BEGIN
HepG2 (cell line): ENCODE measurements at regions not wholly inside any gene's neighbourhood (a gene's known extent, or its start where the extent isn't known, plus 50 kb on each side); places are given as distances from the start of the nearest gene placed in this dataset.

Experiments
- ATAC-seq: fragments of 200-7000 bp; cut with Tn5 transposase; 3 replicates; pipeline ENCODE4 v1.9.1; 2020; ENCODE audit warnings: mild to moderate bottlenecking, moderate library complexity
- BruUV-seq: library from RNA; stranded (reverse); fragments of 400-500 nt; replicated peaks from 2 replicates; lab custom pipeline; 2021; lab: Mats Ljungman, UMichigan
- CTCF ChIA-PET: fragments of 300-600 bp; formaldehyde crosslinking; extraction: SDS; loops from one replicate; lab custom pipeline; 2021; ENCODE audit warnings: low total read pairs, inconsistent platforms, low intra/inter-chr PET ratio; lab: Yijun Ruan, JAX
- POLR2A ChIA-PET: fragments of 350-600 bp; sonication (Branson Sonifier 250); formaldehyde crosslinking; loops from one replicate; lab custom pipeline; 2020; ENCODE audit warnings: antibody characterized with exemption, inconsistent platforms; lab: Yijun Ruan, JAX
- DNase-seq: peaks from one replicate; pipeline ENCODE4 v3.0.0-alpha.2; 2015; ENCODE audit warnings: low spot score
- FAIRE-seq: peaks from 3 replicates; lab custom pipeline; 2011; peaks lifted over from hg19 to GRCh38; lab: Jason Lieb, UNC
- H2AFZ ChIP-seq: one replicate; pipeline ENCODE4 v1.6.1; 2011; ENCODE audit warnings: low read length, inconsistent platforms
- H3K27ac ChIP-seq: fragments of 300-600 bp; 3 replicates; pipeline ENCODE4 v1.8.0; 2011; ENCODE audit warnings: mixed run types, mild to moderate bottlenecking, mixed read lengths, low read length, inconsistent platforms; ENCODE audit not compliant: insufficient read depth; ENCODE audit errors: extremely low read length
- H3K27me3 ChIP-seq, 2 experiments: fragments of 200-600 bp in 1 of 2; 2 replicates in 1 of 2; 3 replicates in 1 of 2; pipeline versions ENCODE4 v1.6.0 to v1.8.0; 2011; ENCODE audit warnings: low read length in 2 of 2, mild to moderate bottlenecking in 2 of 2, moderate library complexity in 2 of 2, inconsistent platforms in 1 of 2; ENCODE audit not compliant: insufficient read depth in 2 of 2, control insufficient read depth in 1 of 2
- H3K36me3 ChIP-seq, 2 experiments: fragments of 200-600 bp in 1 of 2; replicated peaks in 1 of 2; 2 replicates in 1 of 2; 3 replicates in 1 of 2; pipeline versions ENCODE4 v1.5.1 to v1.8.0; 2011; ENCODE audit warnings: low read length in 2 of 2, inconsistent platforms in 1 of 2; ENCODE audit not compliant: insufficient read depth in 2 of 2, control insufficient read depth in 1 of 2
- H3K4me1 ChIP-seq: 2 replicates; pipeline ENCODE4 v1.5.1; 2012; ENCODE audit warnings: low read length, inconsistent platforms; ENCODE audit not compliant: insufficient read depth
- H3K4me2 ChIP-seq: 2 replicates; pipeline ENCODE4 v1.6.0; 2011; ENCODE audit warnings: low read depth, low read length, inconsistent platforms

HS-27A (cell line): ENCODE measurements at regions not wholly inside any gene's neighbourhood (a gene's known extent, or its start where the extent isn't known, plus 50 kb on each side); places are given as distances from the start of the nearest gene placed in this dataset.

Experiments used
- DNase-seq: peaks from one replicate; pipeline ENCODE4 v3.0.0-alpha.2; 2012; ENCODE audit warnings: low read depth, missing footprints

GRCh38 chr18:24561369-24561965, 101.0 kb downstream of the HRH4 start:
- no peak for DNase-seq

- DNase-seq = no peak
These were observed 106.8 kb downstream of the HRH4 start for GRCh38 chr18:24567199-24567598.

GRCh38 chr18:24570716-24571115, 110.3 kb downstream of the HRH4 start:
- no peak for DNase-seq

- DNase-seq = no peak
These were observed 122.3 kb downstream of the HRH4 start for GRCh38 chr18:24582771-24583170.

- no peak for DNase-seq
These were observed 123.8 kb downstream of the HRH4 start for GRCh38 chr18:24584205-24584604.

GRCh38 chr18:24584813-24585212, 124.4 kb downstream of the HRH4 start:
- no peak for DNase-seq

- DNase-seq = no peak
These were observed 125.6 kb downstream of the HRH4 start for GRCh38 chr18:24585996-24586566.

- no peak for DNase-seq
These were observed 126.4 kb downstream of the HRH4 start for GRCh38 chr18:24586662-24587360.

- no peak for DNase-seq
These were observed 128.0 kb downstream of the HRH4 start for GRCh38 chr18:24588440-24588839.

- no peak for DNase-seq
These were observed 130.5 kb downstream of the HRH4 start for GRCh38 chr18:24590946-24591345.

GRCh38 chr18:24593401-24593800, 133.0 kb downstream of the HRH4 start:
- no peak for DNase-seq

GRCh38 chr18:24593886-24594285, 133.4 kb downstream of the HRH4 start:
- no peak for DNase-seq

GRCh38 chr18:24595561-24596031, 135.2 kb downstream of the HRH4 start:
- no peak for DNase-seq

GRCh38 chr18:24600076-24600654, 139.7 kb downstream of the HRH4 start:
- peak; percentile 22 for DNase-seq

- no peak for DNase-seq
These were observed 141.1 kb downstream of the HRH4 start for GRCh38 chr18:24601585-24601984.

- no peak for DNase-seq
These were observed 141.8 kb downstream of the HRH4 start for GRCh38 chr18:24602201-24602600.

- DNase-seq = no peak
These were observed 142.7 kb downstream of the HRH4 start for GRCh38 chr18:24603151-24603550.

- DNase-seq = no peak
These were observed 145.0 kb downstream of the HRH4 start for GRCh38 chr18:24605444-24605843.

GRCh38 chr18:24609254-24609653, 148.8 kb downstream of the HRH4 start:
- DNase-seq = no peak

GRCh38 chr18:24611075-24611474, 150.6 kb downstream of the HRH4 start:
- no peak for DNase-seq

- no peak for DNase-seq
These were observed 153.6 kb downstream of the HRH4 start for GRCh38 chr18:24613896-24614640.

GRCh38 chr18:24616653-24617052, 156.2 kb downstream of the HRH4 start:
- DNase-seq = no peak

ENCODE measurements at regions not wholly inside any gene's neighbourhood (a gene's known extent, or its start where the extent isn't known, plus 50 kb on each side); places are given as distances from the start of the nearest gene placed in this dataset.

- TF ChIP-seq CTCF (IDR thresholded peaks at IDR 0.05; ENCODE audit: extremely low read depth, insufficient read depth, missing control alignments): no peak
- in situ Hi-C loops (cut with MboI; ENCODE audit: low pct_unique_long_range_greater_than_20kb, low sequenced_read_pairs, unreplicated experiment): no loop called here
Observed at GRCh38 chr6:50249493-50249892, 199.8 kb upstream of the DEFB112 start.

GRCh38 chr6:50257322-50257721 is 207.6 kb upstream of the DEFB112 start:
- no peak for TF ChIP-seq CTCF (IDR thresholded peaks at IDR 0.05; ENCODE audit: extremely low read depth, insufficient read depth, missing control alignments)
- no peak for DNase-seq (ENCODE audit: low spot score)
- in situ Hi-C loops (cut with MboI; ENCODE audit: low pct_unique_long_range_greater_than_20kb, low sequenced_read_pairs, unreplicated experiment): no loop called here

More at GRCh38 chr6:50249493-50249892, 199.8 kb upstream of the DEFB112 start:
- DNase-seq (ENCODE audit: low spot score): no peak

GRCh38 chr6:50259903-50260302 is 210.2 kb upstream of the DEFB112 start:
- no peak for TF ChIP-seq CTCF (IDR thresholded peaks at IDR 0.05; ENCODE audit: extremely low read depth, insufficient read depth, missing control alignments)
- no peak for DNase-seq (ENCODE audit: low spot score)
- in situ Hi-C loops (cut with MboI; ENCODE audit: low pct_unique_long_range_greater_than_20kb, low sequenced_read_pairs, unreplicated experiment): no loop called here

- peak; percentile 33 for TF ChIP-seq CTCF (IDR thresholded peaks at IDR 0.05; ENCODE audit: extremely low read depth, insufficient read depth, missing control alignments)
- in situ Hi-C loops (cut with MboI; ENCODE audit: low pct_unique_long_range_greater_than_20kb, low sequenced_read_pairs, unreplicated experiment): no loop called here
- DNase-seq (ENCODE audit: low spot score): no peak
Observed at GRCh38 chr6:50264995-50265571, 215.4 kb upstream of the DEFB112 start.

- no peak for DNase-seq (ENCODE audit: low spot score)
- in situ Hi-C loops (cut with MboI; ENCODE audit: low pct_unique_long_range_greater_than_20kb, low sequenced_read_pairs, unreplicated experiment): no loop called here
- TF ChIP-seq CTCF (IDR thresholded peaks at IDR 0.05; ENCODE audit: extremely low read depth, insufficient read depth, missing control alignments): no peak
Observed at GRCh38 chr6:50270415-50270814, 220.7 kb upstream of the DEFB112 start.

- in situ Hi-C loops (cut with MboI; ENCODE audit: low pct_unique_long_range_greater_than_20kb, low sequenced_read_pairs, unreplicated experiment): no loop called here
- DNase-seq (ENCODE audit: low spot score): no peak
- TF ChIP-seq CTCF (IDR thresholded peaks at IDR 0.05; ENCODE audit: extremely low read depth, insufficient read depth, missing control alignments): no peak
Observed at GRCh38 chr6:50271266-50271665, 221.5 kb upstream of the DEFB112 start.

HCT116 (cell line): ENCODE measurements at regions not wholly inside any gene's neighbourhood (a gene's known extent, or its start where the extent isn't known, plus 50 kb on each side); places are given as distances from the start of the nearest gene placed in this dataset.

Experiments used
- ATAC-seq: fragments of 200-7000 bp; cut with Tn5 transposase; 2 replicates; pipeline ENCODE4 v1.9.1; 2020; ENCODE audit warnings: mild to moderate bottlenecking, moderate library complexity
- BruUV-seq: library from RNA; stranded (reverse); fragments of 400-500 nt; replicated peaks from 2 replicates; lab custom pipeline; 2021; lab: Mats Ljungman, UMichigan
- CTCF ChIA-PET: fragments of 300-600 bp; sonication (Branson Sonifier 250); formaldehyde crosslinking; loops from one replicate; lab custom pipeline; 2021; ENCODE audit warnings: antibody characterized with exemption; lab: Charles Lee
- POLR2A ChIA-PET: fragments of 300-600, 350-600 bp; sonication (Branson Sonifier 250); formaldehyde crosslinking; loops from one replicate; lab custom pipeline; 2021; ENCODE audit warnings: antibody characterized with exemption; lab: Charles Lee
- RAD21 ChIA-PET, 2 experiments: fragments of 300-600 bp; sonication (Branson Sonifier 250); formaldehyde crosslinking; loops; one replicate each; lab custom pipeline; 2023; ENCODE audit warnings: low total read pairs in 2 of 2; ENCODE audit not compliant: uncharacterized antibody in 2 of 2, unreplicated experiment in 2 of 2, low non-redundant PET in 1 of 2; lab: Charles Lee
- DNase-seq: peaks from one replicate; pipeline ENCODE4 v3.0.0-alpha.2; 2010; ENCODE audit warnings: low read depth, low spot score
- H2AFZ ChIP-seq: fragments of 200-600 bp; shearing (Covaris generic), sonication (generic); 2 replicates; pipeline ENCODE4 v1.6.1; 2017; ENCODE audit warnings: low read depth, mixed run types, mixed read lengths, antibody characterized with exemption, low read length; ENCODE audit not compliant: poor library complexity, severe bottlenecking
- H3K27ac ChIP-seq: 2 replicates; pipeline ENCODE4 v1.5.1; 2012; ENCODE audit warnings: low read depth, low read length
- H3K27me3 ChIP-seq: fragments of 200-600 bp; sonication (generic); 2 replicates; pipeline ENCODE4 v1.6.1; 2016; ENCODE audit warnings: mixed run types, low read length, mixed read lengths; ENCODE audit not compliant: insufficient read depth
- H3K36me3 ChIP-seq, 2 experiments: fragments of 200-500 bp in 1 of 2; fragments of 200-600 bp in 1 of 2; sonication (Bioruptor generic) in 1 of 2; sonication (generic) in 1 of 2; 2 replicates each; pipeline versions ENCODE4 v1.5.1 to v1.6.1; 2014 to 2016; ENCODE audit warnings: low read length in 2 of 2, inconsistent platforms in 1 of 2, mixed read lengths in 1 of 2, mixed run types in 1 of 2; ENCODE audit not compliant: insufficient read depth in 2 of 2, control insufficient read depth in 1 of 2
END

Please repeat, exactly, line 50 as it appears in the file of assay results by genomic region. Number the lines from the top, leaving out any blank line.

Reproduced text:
- DNase-seq = no peak